2 Indications and current treatments
2.1 Ovarian cancer is the leading cause of death from gynaecological cancer in the UK, and its incidence is rising. It is the fifth most common cancer in women, with a lifetime risk of about 2% for women in England and Wales.
2.2 Early symptoms of ovarian cancer are non-specific and include persistent bloating, pain in the pelvis and lower abdomen, and urinary frequency and/or urgency. Most women who have ovarian cancer are diagnosed with advanced disease and the outcome is generally poor, with an overall 5‑year survival rate of less than 35%. The stage of the disease at diagnosis is the most important factor affecting outcome.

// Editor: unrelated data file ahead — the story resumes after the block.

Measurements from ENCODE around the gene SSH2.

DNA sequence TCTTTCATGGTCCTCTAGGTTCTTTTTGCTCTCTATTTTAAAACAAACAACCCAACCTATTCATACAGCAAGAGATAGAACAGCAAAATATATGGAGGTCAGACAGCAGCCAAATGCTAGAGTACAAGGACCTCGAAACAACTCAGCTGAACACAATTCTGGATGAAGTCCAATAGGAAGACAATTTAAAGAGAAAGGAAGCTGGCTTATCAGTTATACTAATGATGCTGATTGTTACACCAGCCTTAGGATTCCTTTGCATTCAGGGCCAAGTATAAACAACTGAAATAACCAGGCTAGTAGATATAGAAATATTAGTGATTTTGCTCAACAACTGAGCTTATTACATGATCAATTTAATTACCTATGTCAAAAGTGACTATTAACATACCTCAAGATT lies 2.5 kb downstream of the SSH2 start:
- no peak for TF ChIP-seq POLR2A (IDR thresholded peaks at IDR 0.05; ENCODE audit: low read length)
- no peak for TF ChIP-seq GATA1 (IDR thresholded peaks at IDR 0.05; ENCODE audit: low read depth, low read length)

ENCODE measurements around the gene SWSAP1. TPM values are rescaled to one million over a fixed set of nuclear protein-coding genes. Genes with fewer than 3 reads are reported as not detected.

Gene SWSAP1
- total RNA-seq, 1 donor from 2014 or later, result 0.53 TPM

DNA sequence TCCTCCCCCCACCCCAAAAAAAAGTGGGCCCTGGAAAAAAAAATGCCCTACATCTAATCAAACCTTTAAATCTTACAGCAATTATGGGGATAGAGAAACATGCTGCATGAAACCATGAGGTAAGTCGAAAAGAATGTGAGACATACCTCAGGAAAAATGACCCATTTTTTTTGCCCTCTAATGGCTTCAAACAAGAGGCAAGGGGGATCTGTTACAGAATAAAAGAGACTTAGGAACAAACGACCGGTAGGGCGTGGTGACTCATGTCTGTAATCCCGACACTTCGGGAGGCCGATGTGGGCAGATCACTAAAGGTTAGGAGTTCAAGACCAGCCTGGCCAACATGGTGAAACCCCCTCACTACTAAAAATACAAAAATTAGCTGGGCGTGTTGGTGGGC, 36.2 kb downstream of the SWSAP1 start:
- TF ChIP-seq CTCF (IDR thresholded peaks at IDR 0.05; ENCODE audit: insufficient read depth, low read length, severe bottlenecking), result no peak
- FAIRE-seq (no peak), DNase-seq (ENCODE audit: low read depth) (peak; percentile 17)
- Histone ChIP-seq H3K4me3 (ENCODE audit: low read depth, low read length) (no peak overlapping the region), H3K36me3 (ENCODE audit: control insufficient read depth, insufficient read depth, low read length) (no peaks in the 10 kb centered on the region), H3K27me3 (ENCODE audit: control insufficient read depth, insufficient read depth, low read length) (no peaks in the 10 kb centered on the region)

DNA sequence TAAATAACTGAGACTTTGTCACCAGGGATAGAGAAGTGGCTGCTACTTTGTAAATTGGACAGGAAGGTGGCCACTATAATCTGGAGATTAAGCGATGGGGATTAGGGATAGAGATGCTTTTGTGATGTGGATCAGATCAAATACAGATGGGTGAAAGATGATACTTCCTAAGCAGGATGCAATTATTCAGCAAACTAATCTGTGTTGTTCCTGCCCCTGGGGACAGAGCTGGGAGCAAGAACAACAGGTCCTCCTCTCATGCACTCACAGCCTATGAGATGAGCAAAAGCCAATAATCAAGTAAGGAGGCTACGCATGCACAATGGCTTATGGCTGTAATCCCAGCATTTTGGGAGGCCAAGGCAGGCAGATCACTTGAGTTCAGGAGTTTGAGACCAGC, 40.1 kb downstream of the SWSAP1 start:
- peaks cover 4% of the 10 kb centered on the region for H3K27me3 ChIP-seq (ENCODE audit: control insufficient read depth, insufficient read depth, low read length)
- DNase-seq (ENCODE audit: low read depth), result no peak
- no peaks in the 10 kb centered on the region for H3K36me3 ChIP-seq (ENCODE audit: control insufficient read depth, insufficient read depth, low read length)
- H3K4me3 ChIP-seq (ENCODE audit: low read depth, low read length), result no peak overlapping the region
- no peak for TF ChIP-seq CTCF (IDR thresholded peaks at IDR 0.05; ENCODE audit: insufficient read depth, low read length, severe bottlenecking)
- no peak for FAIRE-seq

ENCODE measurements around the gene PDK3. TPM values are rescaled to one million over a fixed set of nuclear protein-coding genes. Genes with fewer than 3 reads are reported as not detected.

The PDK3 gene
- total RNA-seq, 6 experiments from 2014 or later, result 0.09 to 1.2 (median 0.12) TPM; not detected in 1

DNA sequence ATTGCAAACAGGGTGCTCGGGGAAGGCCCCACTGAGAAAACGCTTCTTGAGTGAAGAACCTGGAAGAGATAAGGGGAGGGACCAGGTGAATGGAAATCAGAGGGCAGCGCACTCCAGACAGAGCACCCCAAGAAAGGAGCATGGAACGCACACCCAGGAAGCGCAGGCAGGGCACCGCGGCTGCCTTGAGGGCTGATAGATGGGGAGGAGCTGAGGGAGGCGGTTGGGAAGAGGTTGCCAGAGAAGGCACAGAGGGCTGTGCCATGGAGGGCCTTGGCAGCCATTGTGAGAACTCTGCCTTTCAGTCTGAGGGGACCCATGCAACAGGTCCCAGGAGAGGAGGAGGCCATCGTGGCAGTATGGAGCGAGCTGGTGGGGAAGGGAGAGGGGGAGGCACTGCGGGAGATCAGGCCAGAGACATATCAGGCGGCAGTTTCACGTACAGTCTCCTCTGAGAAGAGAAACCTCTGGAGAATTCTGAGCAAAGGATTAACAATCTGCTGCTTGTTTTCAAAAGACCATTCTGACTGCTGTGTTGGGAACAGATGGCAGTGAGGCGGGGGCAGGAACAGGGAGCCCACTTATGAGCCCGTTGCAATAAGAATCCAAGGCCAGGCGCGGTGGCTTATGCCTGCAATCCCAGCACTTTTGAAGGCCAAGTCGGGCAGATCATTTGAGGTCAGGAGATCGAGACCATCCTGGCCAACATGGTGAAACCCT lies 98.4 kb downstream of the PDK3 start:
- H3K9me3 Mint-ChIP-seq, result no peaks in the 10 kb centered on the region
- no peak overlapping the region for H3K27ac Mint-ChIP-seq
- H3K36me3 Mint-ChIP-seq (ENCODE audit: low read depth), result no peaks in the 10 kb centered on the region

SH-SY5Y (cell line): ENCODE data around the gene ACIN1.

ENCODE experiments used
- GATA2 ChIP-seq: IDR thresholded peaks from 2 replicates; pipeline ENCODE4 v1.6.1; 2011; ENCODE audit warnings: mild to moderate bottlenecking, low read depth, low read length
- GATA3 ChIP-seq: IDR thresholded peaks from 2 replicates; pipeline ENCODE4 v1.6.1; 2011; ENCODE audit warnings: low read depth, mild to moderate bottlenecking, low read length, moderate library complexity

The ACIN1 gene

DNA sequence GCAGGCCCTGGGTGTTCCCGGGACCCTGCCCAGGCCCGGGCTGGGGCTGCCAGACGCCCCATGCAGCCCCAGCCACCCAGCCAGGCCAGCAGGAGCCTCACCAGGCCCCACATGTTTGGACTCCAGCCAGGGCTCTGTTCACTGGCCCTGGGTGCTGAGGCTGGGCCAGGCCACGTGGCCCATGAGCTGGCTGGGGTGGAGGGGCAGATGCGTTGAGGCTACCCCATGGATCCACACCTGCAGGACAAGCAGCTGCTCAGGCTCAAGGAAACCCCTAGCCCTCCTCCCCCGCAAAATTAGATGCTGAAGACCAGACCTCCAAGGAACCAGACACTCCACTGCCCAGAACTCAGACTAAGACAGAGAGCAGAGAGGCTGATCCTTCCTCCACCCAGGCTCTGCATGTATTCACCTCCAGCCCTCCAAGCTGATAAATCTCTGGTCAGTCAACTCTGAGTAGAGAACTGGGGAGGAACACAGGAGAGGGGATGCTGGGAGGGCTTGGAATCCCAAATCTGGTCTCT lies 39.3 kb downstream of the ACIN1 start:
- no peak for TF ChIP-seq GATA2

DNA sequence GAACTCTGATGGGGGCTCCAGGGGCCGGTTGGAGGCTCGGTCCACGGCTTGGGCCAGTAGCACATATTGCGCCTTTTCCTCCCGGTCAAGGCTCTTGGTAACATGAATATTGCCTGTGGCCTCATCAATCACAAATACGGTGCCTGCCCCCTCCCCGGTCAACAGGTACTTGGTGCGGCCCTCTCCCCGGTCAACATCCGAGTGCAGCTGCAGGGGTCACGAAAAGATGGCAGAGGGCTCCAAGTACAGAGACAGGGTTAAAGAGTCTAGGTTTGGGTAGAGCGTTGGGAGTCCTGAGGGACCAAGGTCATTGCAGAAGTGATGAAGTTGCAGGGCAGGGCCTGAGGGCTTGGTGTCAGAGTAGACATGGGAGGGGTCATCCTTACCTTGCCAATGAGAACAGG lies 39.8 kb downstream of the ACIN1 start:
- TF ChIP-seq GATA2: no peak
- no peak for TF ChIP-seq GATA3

2.3 The main treatments for advanced ovarian cancer are surgery and chemotherapy. 'Standard' (sometimes referred to as 'radical') surgery involves bilateral salpingo-oophorectomy, total abdominal hysterectomy, omentectomy and lymphadenectomy. Potentially curative surgery requires resection of all macroscopic disease. More commonly, the goal is to remove all areas of tumour tissue greater than 1 cm in diameter (optimal cytoreduction, also known as optimal debulking).